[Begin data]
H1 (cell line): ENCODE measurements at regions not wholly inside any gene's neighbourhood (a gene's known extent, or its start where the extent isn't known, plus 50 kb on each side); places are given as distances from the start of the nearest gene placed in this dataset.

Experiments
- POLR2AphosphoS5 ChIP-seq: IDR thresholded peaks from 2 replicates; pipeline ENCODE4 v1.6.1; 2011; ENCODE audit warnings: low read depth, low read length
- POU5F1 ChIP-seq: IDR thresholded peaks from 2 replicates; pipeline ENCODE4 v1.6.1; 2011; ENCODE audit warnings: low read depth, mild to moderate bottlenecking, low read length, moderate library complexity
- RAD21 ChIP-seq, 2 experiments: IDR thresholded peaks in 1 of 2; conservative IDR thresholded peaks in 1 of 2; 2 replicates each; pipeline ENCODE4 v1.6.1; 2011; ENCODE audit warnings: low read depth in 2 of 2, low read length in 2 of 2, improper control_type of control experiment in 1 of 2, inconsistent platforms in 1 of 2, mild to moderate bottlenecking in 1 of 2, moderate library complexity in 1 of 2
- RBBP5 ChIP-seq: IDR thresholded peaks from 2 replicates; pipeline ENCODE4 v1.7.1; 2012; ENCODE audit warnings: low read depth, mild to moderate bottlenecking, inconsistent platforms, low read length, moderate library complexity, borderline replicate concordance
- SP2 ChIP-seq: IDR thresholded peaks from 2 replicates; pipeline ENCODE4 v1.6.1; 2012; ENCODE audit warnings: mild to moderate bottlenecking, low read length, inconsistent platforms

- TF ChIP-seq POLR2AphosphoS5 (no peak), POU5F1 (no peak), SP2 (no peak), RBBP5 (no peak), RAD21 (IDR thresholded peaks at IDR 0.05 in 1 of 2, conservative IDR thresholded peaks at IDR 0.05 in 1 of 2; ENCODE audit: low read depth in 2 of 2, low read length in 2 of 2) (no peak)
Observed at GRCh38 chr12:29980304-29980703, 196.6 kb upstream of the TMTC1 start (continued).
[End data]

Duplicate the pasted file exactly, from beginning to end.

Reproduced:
H1 (cell line): ENCODE measurements at regions not wholly inside any gene's neighbourhood (a gene's known extent, or its start where the extent isn't known, plus 50 kb on each side); places are given as distances from the start of the nearest gene placed in this dataset.

Experiments
- POLR2AphosphoS5 ChIP-seq: IDR thresholded peaks from 2 replicates; pipeline ENCODE4 v1.6.1; 2011; ENCODE audit warnings: low read depth, low read length
- POU5F1 ChIP-seq: IDR thresholded peaks from 2 replicates; pipeline ENCODE4 v1.6.1; 2011; ENCODE audit warnings: low read depth, mild to moderate bottlenecking, low read length, moderate library complexity
- RAD21 ChIP-seq, 2 experiments: IDR thresholded peaks in 1 of 2; conservative IDR thresholded peaks in 1 of 2; 2 replicates each; pipeline ENCODE4 v1.6.1; 2011; ENCODE audit warnings: low read depth in 2 of 2, low read length in 2 of 2, improper control_type of control experiment in 1 of 2, inconsistent platforms in 1 of 2, mild to moderate bottlenecking in 1 of 2, moderate library complexity in 1 of 2
- RBBP5 ChIP-seq: IDR thresholded peaks from 2 replicates; pipeline ENCODE4 v1.7.1; 2012; ENCODE audit warnings: low read depth, mild to moderate bottlenecking, inconsistent platforms, low read length, moderate library complexity, borderline replicate concordance
- SP2 ChIP-seq: IDR thresholded peaks from 2 replicates; pipeline ENCODE4 v1.6.1; 2012; ENCODE audit warnings: mild to moderate bottlenecking, low read length, inconsistent platforms

- TF ChIP-seq POLR2AphosphoS5 (no peak), POU5F1 (no peak), SP2 (no peak), RBBP5 (no peak), RAD21 (IDR thresholded peaks at IDR 0.05 in 1 of 2, conservative IDR thresholded peaks at IDR 0.05 in 1 of 2; ENCODE audit: low read depth in 2 of 2, low read length in 2 of 2) (no peak)
Observed at GRCh38 chr12:29980304-29980703, 196.6 kb upstream of the TMTC1 start (continued).